Takeshi KitanoYui NatsukawaBen HiuraGadarukanaru Taka
Zatoichi
Medium: film
Year: 2003
Director: Takeshi Kitano
Writer: Takeshi Kitano, Kan Shimosawa
Keywords: historical, samurai, yakuza, Zatoichi
Country: Japan
Language: Japanese
Actor: Takeshi Kitano, Tadanobu Asano, Michiyo Ookusu, Gadarukanaru Taka, Daigoro Tachibana, Yuko Daike, Yui Natsukawa, Ittoku Kishibe, Saburo Ishikura, Akira Emoto, Ben Hiura, Kohji Miura
Format: 116 minutes
Url: http://www.imdb.com/title/tt0363226/
Website category: Japanese
Review date: 26 January 2010
That was only okay, actually. I wasn't blown away by it or anything. I'm starting to think I'm not a fan of samurai.
Zatoichi is a name with a high cultural profile in Japan. He's a blind masseur, gambler and swordsman who was created by the novelist Kan Shimozawa and was played by Shintaro Katsu over more than a quarter of a century. They did 25 films starring him during 1962-1973, overlapping with 112 episodes of a live-action TV series in 1972-1974. Katsu himself directed a 26th Zatoichi film in 1989, but then died a few years later and that seemed to be the end of the character. Not so. We've since had the 2003 Takeshi Kitano film which I'll be talking about here, followed by a 2008 film called Ichi in which the lead character is Zatoichi's daughter (also of course both blind and lethal).
On top of all that, Takeshi Kitano is a big name in Japanese cinema in his own right. He wrote, directed and starred in this remake, which won the Silver Lion at the Venice Film Festival and went on to take a bunch of other awards too.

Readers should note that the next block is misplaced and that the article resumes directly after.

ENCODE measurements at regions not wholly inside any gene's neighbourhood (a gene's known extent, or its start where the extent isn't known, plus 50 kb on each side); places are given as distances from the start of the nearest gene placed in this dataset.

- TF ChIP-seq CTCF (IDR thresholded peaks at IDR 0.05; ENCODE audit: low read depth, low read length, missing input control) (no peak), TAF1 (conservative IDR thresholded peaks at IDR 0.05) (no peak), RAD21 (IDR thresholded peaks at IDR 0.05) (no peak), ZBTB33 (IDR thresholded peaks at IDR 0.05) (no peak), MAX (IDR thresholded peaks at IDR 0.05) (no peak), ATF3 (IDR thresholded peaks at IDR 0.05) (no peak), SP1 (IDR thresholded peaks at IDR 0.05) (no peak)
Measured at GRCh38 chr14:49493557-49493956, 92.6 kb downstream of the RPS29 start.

However is it fun to watch? On the upside, it has Takeshi Kitano killing people. That's good. However on the downside, he's a relatively peripheral character compared with the Zatoichi of the original films and most of the other characters are unsympathetic and/or a bit boring. Pretty much everyone else is either stupid, rude, evil or else never shows any facial expression and is liable to just sit there like a block of wood. I realise that this is a Japanese thing towards which I'm being culturally insensitive, but these people are freaks. Do they have mental processes? Don't they get bored? Perhaps it's giving an insight into the minds of those who've suffered a life of tragedy, but frankly even from them it's dull. However when the super-skilled ronin starts doing it, I presume I'm meant to be marvelling at his coolness and admiring his mental discipline, but in fact I was wondering about how badly he was stunting his brain and how many years he had left before senility.
In fairness though, that's probably not going to be an issue. Shall we talk life expectancy?